To Take Out Ink-Spots

March 30th, 2017

Ink spilled upon carpets or on woolen table-covers can be taken out, if washed at once in cold water. Change the water often, and continue till the stain is gone.

Source: The Easiest Way in Housekeeping and Cooking, H. Campbell

Balm and Burrage Tea

March 28th, 2017

These, as well as all other medicinal herbs, may easily be cultivated in a corner of your garden, when you are so fortunate as to live in a cottage of your own in the country; they are also to be obtained from all herbalists in large towns. Take of balm and burrage a small handful each, put this into a jug, pour in upon the herbs a quart of boiling water, allow the tea to stand for ten minutes, and then strain it off into another jug, and let it become cold. This cooling drink is recommended as a beverage for persons whose system has become heated from any cause.

Source: A Plain Cookery Book for the Working Classes, C.E. Francatelli

How to make Treacle Posset

March 26th, 2017

Sweeten a pint of milk with four table-spoonfuls of treacle, boil this for ten minutes; strain it through a rag; drink it while hot, and go to bed well covered with blankets; and your cold will be all the less and you the better for it.

Source: A Plain Cookery Book for the Working Classes, C.E. Francatelli

To Make Hard Water Soft

March 24th, 2017

Dissolve in one gallon of boiling water a pound and a quarter of washing soda, and a quarter of a pound of borax. In washing clothes allow quarter of a cup of this to every gallon of water.

Source: The Easiest Way in Housekeeping and Cooking, H. Campbell

A Cure for Sprains

March 22nd, 2017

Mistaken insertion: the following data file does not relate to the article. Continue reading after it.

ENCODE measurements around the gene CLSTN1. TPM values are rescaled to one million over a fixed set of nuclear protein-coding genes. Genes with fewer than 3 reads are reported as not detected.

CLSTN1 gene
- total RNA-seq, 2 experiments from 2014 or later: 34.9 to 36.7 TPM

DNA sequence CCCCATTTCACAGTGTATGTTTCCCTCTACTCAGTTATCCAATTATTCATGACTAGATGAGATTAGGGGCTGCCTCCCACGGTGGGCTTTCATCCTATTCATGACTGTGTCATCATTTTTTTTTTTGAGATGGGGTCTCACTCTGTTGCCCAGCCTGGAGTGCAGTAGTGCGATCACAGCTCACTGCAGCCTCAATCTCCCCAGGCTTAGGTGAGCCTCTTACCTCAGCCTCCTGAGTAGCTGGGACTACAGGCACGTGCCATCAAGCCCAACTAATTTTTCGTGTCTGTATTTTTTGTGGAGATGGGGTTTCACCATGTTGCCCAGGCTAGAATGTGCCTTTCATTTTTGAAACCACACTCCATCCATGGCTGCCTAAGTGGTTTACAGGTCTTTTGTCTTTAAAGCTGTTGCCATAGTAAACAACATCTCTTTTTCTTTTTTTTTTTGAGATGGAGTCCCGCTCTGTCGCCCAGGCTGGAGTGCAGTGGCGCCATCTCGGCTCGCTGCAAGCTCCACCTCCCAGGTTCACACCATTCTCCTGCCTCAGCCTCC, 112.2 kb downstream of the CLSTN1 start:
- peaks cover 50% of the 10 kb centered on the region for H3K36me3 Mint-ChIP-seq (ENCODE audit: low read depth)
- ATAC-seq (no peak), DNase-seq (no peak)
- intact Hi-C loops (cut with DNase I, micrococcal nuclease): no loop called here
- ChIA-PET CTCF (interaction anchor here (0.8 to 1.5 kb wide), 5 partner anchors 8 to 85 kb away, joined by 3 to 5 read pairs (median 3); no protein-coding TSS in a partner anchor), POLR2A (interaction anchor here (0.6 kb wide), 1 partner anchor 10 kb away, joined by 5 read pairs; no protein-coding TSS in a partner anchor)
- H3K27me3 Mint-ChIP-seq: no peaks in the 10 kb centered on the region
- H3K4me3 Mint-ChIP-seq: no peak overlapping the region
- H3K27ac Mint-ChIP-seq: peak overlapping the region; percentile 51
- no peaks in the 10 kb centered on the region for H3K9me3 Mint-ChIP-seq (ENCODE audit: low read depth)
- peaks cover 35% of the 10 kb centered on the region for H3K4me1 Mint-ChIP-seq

Bruise thoroughly a handful of sage-leaves, and boil them in a gill of vinegar for ten minutes, or until reduced to half the original quantity; apply this in a folded rag to the part affected, and tie it on securely with a bandage.

Source: A Plain Cookery Book for the Working Classes, C.E. Francatelli

To Remove Disagreeable Odors from the House

March 20th, 2017

Sprinkle fresh ground coffee, on a shovel of hot coals, or burn sugar on the shovel. This is an old-fashioned disinfectant, still good.

Source: Things Mother Used To Make, L.M. Gurney

Dandelion Tea

March 18th, 2017

Infuse one ounce of dandelion in a jug with a pint of boiling water for fifteen minutes; sweeten with brown sugar or honey, and drink several tea-cupfuls during the day. The use of this tea is recommended as a safe remedy in all bilious affections; it is also an excellent beverage for persons afflicted with dropsy.

Source: A Plain Cookery Book for the Working Classes, C.E. Francatelli

Method of cleaning Paper-Hangings

March 16th, 2017

Cut into eight half quarters a quartern loaf, two days old; it must neither be newer nor staler. With one of these pieces, after having blown off all the dust from the paper to be cleaned, by the means of a good pair of bellows, begin at the top of the room, holding the crust in the hand, and wiping lightly downward with the crumb, about half a yard at each stroke, till the upper part of the hangings is completely cleaned all round. Then go round again, with the like sweeping stroke downwards, always commencing each successive course a little higher than the upper stroke had extended, till the bottom be finished. This operation, if carefully performed, will frequently make very old paper look almost equal to new.

Great caution must be used not by any means to rub the paper hard, nor to attempt cleaning it the cross, or horizontal way. The dirty part of the bread, too, must be each time cut away, and the pieces renewed as soon as it may become necessary.

Source: The Cook’s Oracle and Housekeeper’s Manual, W.M. Kitchener

A Cure for Toothache

March 14th, 2017

Roll a small bit of cotton wadding into a ball the size of a pea, dip this in a very few drops of camphorated chloroform, and with it fill the hollow part of the decayed tooth.

Source: A Plain Cookery Book for the Working Classes, C.E. Francatelli

To Lengthen the Life of a Broom

March 12th, 2017

Your broom will last much longer and be made tough and pliable, by dipping for a minute or two, in a pail of boiling suds, once a week. A carpet will wear longer if swept with a broom treated in this way. Leave your broom bottom side up, or hang it.

Source: Things Mother Used To Make, L.M. Gurney